• Wed
  • Sep 17, 2014
  • Updated: 9:26am

Departments to cut costs by buying online

PUBLISHED : Tuesday, 29 December, 2009, 12:00am
UPDATED : Tuesday, 29 December, 2009, 12:00am

The government is reforming its procurement system by introducing an electronic platform. The aim is to use less paper, expand the supplier base and streamline procedures.

A one-year pilot scheme was introduced for three departments in September, which the government expects could help save up to HK$5 million in procurement costs and cut transaction times by one-third.

Last year, the government spent HK$12 billion on goods, of which the Logistics Department spent HK$4 billion. Included in the spending of other departments was HK$4.3 billion on 'low-value' purchases, meaning items costing less than HK$1.43 million. These covered a range of goods, from stationery and batteries to computer accessories and audio-visual equipment. It takes about two weeks from a tendering process to delivery of such items.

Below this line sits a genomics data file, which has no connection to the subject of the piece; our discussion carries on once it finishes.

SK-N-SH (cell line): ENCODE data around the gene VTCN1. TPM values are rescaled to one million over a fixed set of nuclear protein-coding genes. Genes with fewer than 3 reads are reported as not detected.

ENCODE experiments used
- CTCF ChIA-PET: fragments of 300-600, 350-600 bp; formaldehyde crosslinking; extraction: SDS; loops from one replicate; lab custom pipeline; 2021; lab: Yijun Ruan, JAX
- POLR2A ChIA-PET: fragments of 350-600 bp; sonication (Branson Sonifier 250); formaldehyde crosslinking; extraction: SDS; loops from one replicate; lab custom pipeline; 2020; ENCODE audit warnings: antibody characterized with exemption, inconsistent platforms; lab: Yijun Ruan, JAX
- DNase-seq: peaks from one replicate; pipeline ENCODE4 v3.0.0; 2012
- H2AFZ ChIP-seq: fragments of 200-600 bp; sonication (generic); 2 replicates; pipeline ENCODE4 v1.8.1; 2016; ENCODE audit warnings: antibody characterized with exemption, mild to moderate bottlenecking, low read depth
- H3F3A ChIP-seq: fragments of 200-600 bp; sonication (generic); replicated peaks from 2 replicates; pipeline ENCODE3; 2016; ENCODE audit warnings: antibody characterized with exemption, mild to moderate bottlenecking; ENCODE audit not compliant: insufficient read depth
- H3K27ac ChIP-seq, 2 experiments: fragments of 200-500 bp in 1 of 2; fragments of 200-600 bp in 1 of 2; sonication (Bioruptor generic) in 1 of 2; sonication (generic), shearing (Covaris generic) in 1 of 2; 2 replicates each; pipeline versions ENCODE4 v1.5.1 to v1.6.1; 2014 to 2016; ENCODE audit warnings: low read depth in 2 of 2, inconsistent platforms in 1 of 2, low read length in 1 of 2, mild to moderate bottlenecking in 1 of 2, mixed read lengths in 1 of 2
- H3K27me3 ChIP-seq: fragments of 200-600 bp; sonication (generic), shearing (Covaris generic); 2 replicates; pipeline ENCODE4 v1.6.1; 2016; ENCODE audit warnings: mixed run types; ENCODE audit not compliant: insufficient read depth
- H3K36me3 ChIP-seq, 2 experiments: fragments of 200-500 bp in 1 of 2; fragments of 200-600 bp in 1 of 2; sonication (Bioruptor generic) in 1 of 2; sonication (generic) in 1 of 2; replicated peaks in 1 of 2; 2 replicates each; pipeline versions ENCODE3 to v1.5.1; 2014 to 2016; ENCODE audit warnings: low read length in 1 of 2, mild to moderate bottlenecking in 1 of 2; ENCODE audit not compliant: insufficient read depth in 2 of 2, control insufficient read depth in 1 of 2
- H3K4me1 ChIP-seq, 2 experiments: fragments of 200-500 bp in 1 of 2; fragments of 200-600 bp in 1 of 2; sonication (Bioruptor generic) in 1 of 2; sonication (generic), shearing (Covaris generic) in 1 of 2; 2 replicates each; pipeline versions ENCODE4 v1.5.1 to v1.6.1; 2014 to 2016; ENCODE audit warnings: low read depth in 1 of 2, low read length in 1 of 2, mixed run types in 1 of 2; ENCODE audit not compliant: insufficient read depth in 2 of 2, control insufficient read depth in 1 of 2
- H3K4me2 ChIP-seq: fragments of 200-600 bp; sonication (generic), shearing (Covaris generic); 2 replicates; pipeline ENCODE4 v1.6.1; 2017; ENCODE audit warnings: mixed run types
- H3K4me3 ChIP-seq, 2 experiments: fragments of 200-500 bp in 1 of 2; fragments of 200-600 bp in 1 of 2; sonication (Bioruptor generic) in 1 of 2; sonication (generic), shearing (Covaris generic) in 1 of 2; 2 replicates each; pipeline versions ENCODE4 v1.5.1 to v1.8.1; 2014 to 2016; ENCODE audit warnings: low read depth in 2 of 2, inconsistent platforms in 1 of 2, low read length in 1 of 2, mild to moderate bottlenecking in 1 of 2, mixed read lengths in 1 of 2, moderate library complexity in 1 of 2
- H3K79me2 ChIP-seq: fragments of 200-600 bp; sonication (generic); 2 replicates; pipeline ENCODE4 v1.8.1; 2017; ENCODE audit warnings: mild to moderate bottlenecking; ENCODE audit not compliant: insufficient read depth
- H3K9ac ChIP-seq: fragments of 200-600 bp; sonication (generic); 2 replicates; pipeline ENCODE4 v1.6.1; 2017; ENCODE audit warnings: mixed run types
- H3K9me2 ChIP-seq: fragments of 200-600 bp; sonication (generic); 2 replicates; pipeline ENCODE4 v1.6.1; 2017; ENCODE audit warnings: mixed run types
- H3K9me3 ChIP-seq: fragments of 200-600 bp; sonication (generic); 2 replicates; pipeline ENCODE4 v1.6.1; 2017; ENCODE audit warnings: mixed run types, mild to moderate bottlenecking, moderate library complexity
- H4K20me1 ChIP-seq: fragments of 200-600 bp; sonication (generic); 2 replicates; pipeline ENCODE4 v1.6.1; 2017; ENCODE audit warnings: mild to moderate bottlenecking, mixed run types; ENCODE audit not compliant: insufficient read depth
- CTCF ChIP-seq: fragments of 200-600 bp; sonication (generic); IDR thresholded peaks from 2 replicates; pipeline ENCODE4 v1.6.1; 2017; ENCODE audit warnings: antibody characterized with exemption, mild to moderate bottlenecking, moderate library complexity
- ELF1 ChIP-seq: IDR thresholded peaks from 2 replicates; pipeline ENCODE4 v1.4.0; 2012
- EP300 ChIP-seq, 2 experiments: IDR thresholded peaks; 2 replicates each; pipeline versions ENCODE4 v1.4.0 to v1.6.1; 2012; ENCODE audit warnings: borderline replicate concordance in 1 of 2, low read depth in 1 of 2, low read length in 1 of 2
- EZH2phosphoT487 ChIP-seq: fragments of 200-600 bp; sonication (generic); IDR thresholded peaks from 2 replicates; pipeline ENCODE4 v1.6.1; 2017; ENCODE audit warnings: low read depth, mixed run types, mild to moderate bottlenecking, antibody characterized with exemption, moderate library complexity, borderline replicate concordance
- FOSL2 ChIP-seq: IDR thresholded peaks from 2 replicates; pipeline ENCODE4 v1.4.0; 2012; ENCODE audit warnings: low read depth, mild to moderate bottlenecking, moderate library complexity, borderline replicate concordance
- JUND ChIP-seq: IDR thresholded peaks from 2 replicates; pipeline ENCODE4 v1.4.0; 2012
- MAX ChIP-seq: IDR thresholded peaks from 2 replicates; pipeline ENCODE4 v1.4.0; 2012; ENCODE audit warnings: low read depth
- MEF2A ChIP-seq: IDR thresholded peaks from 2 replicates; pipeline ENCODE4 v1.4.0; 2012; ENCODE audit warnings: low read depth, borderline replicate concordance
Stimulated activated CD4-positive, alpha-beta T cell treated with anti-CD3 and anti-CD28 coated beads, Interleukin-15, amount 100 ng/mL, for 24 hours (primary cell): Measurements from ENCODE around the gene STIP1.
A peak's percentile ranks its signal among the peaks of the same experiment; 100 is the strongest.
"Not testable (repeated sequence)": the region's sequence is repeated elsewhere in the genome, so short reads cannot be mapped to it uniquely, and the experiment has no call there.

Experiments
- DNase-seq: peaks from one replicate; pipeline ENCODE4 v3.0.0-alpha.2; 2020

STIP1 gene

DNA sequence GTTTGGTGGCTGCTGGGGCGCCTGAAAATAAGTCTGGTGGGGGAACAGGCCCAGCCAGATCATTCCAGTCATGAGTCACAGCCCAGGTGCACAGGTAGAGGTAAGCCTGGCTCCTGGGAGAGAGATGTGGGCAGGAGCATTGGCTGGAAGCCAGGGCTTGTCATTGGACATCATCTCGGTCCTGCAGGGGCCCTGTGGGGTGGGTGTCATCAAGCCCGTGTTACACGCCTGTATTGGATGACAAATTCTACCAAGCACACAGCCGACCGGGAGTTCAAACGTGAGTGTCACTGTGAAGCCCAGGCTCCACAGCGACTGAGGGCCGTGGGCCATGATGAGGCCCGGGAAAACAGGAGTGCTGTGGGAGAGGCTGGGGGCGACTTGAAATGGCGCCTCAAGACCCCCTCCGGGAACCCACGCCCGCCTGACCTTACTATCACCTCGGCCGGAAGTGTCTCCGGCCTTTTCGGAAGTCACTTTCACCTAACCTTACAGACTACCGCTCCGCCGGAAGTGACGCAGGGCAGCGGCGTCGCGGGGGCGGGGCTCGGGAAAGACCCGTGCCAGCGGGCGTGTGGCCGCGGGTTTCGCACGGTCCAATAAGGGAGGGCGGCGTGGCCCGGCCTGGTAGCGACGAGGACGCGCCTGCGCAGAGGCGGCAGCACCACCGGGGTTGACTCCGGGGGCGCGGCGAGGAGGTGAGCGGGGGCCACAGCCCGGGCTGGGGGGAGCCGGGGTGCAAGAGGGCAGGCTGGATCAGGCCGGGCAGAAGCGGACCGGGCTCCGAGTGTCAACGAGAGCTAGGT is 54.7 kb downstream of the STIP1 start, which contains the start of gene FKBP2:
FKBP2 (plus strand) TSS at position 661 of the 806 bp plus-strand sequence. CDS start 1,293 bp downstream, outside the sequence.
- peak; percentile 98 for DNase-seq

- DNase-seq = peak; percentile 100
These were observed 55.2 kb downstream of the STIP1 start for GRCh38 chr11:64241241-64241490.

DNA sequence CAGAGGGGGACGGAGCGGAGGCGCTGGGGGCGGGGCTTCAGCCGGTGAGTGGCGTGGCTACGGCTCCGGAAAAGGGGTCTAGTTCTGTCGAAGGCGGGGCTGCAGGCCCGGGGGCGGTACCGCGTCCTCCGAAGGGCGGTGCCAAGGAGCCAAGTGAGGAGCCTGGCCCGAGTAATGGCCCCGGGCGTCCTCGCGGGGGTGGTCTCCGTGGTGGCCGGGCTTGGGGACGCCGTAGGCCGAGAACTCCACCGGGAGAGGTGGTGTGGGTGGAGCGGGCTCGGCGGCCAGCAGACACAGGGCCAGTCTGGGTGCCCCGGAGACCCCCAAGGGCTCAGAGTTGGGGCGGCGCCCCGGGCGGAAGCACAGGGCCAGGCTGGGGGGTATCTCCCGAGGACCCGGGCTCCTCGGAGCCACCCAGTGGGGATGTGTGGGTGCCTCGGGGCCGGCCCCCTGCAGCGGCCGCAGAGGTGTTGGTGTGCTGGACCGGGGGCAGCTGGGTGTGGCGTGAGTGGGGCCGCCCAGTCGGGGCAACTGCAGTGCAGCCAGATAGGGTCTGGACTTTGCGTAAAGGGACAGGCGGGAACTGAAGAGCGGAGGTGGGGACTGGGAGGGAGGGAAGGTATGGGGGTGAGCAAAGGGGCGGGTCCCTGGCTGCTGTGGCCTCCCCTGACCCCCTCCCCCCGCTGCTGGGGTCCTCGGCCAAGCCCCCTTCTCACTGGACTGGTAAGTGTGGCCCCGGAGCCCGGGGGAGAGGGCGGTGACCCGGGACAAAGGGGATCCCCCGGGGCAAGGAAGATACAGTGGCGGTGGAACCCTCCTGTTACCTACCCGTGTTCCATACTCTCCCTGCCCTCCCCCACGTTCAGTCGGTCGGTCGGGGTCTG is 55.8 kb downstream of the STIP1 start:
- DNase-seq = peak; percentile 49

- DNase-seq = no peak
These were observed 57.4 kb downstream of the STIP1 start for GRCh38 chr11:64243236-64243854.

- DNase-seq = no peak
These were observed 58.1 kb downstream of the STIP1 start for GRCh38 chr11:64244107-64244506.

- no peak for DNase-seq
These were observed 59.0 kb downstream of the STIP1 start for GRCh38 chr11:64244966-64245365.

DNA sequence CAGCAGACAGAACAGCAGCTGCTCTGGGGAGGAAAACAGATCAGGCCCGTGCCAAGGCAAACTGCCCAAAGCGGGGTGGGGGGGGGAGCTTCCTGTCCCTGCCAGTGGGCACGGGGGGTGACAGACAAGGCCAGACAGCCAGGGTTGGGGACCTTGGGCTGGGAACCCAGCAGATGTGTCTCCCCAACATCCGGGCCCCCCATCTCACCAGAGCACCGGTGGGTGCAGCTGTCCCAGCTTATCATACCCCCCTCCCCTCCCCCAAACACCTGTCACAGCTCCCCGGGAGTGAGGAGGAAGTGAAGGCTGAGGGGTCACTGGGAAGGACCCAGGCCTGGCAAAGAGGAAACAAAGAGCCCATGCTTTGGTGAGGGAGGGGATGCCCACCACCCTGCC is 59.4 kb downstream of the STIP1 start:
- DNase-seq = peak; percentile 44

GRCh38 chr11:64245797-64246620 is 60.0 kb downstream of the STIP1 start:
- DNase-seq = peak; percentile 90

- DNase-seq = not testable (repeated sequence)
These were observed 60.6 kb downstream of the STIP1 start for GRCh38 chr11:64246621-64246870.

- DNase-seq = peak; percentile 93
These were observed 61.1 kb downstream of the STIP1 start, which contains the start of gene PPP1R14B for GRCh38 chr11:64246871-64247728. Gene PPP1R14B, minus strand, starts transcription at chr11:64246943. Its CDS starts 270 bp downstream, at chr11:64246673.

Stephen Mak Hung-sung, deputy chief government information officer, who oversees the project, said the platform would first target these low-value purchases, and expansion of its scope might be considered in future.

Mak's office, which is responsible for the government's information technology, is among the first to test the system, along with the Immigration and the Environmental Protection departments.

The departments open tenders through the online platform and solicit quotations from a list of about 5,000 suppliers.

As the information can be made available to other departments, the platform may also be used to identify better bulk-buying bargains.

Mak said the three departments made about 24,000 'low-value' transactions last year, covering more than 100 items and comprising about 8 per cent of the government's purchases.

'We expect that each transaction can save up to HK$210, mostly from paper and other transaction costs,' he said, adding that transactions would be streamlined, with a span for a transaction down to about 10 days.

Mak said suppliers would find it easier to do business with the government using the platform, but they could also continue to use paper until the whole procurement system migrated to the internet.

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